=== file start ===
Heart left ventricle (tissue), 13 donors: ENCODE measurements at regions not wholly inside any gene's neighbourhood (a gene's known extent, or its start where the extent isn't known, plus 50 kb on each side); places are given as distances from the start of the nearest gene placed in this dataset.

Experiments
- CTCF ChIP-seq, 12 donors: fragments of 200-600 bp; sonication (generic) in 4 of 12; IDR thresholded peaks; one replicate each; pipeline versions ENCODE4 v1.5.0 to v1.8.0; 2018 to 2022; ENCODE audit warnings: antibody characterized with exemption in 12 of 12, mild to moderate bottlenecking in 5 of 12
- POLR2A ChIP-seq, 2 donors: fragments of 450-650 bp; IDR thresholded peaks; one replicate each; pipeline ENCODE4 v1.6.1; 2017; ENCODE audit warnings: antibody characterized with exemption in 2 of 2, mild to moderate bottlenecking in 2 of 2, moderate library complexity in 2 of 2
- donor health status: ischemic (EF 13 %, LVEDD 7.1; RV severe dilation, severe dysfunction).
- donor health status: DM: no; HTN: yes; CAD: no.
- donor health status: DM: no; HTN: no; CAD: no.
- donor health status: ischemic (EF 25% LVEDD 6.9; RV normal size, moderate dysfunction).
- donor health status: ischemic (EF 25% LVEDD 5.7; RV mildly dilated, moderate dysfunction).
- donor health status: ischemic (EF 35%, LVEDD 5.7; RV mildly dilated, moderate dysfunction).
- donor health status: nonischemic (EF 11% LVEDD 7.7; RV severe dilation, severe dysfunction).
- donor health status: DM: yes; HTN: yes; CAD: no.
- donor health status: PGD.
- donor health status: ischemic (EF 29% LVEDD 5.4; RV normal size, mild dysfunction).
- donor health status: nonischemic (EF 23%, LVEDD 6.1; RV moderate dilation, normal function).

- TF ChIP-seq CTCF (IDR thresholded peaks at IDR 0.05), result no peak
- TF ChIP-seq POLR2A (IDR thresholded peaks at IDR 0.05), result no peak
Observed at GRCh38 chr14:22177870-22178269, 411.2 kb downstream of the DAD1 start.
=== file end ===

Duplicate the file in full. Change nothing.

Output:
Heart left ventricle (tissue), 13 donors: ENCODE measurements at regions not wholly inside any gene's neighbourhood (a gene's known extent, or its start where the extent isn't known, plus 50 kb on each side); places are given as distances from the start of the nearest gene placed in this dataset.

Experiments
- CTCF ChIP-seq, 12 donors: fragments of 200-600 bp; sonication (generic) in 4 of 12; IDR thresholded peaks; one replicate each; pipeline versions ENCODE4 v1.5.0 to v1.8.0; 2018 to 2022; ENCODE audit warnings: antibody characterized with exemption in 12 of 12, mild to moderate bottlenecking in 5 of 12
- POLR2A ChIP-seq, 2 donors: fragments of 450-650 bp; IDR thresholded peaks; one replicate each; pipeline ENCODE4 v1.6.1; 2017; ENCODE audit warnings: antibody characterized with exemption in 2 of 2, mild to moderate bottlenecking in 2 of 2, moderate library complexity in 2 of 2
- donor health status: ischemic (EF 13 %, LVEDD 7.1; RV severe dilation, severe dysfunction).
- donor health status: DM: no; HTN: yes; CAD: no.
- donor health status: DM: no; HTN: no; CAD: no.
- donor health status: ischemic (EF 25% LVEDD 6.9; RV normal size, moderate dysfunction).
- donor health status: ischemic (EF 25% LVEDD 5.7; RV mildly dilated, moderate dysfunction).
- donor health status: ischemic (EF 35%, LVEDD 5.7; RV mildly dilated, moderate dysfunction).
- donor health status: nonischemic (EF 11% LVEDD 7.7; RV severe dilation, severe dysfunction).
- donor health status: DM: yes; HTN: yes; CAD: no.
- donor health status: PGD.
- donor health status: ischemic (EF 29% LVEDD 5.4; RV normal size, mild dysfunction).
- donor health status: nonischemic (EF 23%, LVEDD 6.1; RV moderate dilation, normal function).

- TF ChIP-seq CTCF (IDR thresholded peaks at IDR 0.05), result no peak
- TF ChIP-seq POLR2A (IDR thresholded peaks at IDR 0.05), result no peak
Observed at GRCh38 chr14:22177870-22178269, 411.2 kb downstream of the DAD1 start.